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A Business Restructure.

Is it legal? Is it an option for me?

What is a Business Restructure?


In a business restructure all assets and goodwill are valued and sold to a new entity for a fair commercial price. Payment is made to the old entity, and the sale proceeds are distributed according to priority and security positions. If applicable, the new trading entity re-employs all staff and assumes liability for their employee entitlements (except for superannuation). The old company is then liquidated

When could I consider Business Restructure? 


A director could consider a business restructure when the business is unable to pay its debts in full through no fault of its own, the director wishes to continue to pursue their interest in the industry but is simply unable to continue to trade under the existing company structure, and negotiations with creditors, either formal or informal, are not feasible for one reason or another.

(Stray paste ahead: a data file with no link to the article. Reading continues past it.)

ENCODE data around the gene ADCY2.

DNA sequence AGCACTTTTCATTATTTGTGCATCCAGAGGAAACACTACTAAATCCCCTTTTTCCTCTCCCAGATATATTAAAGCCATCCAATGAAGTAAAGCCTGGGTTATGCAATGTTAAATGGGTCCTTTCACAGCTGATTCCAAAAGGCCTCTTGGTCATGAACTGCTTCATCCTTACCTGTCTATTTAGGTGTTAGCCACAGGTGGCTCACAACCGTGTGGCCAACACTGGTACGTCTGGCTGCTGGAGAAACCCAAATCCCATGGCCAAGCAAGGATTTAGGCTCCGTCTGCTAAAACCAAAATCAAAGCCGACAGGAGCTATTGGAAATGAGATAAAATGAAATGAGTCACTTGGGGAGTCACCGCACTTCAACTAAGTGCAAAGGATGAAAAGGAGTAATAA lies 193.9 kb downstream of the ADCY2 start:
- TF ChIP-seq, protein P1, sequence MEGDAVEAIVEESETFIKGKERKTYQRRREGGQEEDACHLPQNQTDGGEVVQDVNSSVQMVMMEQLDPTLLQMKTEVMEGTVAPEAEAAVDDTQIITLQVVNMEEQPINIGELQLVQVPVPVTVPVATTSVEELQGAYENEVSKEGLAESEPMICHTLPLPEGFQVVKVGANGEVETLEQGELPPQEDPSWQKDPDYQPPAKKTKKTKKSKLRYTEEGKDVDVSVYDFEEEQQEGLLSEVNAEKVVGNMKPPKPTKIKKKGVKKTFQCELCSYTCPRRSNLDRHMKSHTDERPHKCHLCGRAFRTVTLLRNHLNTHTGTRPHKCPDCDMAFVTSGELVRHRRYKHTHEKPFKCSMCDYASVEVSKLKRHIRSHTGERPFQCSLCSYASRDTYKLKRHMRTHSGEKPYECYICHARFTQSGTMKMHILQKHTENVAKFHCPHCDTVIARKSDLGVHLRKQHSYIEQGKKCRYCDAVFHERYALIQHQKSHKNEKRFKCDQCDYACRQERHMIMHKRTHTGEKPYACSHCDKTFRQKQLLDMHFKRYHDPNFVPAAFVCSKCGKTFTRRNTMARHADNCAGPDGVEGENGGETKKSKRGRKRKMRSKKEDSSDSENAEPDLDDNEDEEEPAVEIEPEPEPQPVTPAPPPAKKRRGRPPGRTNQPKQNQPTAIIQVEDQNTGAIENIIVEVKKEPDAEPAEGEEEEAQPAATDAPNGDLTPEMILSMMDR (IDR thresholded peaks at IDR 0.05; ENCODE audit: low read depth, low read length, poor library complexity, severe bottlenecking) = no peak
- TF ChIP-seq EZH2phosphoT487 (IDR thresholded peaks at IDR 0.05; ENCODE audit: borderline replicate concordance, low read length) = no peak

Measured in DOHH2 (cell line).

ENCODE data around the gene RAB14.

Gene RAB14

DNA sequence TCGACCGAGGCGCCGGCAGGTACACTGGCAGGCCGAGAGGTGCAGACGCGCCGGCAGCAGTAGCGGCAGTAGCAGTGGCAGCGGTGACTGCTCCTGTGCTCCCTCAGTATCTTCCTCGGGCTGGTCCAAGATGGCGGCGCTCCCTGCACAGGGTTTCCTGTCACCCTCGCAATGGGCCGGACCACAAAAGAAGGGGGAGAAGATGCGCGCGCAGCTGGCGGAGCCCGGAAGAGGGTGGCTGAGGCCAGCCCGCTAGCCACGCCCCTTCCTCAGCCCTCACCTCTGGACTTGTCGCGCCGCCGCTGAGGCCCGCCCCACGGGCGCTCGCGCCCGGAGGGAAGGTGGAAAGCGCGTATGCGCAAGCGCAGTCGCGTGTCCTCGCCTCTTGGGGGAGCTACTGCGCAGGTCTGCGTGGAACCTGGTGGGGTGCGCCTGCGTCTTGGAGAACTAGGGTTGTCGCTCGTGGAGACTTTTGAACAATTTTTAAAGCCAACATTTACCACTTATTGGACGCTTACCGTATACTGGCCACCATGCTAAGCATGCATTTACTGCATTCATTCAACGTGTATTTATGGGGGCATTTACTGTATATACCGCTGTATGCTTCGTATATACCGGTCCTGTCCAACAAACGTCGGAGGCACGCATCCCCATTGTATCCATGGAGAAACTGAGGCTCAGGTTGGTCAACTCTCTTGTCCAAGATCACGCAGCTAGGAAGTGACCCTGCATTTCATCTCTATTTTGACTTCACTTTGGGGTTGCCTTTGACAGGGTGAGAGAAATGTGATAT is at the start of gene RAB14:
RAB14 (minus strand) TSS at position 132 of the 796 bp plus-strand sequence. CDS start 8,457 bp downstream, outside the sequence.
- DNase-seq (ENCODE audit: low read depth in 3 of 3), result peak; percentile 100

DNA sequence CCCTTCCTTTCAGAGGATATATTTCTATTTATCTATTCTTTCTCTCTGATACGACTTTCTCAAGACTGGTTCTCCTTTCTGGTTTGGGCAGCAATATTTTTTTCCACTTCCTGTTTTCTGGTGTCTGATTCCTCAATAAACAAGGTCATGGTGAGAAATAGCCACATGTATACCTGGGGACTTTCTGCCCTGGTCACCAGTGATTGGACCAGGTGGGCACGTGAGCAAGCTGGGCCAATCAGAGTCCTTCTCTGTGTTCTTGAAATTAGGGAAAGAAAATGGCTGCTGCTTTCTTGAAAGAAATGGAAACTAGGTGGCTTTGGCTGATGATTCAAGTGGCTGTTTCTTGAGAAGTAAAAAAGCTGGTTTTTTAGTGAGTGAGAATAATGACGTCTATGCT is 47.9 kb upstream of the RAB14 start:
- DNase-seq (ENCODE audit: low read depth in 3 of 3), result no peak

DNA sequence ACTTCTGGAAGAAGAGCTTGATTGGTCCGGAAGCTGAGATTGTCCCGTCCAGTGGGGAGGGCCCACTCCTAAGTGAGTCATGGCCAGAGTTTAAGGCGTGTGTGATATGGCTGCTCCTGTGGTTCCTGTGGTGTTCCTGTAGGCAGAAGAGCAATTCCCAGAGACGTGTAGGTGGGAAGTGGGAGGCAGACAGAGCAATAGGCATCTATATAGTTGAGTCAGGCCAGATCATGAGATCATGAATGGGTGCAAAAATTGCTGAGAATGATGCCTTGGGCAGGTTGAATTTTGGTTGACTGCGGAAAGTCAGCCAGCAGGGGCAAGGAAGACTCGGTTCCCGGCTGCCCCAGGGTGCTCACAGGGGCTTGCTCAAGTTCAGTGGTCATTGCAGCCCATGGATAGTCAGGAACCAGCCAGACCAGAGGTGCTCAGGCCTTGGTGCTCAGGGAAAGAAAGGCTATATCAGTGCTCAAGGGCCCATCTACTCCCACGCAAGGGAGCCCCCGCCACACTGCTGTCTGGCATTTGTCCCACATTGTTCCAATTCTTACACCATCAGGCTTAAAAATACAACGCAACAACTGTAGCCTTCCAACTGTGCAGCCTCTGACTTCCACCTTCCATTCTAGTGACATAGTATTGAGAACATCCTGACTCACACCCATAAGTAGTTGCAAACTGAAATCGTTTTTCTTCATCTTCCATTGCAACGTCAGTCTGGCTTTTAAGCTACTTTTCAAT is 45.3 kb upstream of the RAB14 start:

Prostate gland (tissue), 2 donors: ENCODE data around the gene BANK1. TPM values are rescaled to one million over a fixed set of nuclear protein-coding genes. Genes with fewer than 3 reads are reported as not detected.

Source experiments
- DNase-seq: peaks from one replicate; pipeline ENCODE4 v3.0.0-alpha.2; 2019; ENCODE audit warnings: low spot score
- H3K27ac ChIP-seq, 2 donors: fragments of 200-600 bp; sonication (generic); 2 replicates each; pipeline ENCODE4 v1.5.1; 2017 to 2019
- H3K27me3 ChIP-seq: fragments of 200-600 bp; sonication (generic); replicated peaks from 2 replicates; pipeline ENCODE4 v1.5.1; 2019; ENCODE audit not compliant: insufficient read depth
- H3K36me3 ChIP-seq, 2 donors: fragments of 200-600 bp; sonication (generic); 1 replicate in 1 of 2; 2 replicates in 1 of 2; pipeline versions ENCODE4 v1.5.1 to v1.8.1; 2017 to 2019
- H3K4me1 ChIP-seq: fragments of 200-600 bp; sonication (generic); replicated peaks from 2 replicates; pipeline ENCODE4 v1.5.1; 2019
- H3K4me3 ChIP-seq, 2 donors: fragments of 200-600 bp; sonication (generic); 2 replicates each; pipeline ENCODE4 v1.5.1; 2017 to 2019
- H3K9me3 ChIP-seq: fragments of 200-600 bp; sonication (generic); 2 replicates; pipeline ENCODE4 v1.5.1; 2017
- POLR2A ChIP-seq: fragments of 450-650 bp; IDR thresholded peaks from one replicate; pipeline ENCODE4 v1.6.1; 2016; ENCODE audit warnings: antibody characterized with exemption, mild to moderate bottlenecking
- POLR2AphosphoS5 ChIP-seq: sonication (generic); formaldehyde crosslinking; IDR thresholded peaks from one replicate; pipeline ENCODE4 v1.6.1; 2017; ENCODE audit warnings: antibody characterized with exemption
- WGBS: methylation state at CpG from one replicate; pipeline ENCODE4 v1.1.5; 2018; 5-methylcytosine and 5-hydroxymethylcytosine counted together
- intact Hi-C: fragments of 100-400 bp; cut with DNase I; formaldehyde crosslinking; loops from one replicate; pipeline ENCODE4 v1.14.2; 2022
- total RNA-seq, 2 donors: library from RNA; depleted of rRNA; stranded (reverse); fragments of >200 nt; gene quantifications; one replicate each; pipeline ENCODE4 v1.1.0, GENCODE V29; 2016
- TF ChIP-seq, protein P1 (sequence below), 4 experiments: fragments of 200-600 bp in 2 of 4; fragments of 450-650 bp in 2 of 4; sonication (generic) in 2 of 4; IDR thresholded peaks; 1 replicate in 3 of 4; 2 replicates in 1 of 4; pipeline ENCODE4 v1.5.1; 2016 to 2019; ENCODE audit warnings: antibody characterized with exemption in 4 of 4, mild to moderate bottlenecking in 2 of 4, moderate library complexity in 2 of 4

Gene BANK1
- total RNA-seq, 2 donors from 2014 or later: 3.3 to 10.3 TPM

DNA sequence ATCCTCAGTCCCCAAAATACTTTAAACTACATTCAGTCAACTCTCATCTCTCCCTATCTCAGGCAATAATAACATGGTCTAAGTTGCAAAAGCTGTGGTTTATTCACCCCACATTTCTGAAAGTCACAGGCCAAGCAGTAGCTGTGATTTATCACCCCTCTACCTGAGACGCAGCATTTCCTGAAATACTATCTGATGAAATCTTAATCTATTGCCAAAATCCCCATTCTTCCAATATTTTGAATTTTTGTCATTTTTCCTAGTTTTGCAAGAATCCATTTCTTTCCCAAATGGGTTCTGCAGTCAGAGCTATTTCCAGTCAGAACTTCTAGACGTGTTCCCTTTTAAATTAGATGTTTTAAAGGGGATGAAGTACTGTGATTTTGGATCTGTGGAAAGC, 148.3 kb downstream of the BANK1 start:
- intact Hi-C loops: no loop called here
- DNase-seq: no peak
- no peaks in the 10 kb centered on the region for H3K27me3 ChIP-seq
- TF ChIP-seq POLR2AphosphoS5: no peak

Rather than do any form of negotiation, formal or informal, a director has the option of undertaking a business restructure rather than a debt restructure. This involves selling the required physical assets and goodwill of the business to a new trading entity.

Is Business Restructure Legal? 


Sometimes Business Restructure is referred to as phoenix and some people think it is illegal. In fact, the Treasury Laws Amendment (Combating Illegal Phoenixing) Act 2020 specifically distinguishes between illegal phoenix activity and restructures that are done as a commercial necessity. It notes that commercial necessity restructures are beneficial to society and the economy when done properly.


Read more about Phoenixing >>

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